Immune responses to measles and tetanus vaccines among Kenyan human immunodeficiency virus type 1 (HIV-1)-infected children pre- and post-highly active antiretroviral therapy and revaccination

Carey Farquhar, Dalton Wamalwa, Sara Selig, Grace John-Stewart, Jennifer Mabuka, Maxwel Majiwa, William Sutton, Nancy Haigwood, Grace Wariua, Barbara Lohman-Payne

    Research output: Contribution to journalArticle

    40 Scopus citations

    Abstract

    BACKGROUND: HIV-1-infected children have lower response rates after measles and tetanus immunization than uninfected children. We determined the extent to which highly active antiretroviral therapy (HAART) augments vaccine immunity and promotes responses to revaccination. METHODS: Previously immunized, antiretroviral-naive HIV-1-infected children were evaluated for immunity against measles and tetanus. After 6 months on HAART, children meeting CD4% criteria (>15%) who were persistently antibody negative were revaccinated and immunity was reassessed. RESULTS: At enrollment, among 90 children with mean age of 4.9 years, 67% had negative measles IgG and 22% negative tetanus IgG. Among 62 children completing 6 months on HAART, 17 (40%) of 43 without protective measles IgG converted and 10 (53%) of 19 positive children lost measles responses (P ≤ 0.3). Children who lost responses had significantly lower measles antibody concentrations than those who remained measles IgG positive during follow-up (7.1 vs. 20.3 mg/mL; P ≤ 0.003). Three (23%) of 13 children negative for tetanus IgG spontaneously seroconverted on HAART, while 15 (31%) of 49 children lost tetanus antibody (P ≤ 0.008). There was a nonsignificant trend for an association between spontaneous measles seroconversion and lower baseline HIV-1 viral load (P ≤ 0.06). Tetanus seroconversion was associated with older age (P ≤ 0.03). After revaccination, positive responses were observed in 78% and 75% of children reimmunized against measles and tetanus, respectively. CONCLUSIONS: After 6 months of HAART, more than half of previously immunized children still lacked positive measles antibody. With increased use of HAART in pediatric populations, revaccination against measles and tetanus should be considered to boost response rates and immunization coverage.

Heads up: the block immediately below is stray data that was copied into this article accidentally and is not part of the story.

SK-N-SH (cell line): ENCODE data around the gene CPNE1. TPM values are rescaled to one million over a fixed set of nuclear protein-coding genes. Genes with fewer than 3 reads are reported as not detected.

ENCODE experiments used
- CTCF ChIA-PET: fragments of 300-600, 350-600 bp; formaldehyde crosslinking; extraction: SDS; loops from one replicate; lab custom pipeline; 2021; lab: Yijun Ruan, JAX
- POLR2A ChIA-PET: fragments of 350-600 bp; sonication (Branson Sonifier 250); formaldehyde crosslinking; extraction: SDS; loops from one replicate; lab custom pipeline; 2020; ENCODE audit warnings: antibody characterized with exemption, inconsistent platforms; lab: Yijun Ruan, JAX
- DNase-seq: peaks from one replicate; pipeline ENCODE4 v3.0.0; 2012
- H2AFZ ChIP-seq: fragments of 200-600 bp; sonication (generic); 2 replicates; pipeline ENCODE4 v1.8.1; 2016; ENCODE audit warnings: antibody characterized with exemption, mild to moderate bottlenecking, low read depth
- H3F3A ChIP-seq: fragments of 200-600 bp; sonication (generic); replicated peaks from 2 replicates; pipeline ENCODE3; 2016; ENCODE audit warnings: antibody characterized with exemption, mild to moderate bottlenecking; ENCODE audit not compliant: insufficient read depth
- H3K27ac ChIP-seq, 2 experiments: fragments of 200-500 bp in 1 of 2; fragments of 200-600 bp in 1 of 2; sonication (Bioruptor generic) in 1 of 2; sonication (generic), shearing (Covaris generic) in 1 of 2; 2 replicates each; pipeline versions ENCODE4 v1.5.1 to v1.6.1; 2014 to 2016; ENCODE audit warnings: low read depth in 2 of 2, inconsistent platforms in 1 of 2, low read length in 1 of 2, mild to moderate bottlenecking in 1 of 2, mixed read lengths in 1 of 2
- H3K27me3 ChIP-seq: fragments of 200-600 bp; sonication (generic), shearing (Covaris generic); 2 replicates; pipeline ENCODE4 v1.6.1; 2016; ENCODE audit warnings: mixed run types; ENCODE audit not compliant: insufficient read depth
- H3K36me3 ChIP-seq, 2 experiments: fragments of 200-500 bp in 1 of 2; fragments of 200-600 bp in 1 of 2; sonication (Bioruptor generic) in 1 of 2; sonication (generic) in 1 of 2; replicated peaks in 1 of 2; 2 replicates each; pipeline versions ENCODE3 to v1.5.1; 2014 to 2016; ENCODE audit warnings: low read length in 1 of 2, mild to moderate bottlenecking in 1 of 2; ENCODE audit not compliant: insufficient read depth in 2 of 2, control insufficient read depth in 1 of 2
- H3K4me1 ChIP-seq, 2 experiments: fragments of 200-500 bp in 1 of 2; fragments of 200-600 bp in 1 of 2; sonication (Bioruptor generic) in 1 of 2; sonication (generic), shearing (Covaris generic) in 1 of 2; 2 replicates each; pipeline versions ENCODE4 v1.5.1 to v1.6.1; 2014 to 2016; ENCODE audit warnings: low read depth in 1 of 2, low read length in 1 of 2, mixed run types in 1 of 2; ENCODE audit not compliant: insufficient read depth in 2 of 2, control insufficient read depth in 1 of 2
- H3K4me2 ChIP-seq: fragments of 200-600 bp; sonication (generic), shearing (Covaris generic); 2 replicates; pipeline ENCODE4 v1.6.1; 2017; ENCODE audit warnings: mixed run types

Original languageEnglish (US)
    Pages (from-to)295-299
    Number of pages5
    JournalPediatric Infectious Disease Journal
    Volume28
    Issue number4
    DOIs
    StatePublished - Apr 2009

    Keywords

    • Antiretroviral therapy
    • HIV-1-infected children
    • Measles
    • Tetanus
    • Vaccination

    ASJC Scopus subject areas

    • Pediatrics, Perinatology, and Child Health
    • Microbiology (medical)
    • Infectious Diseases

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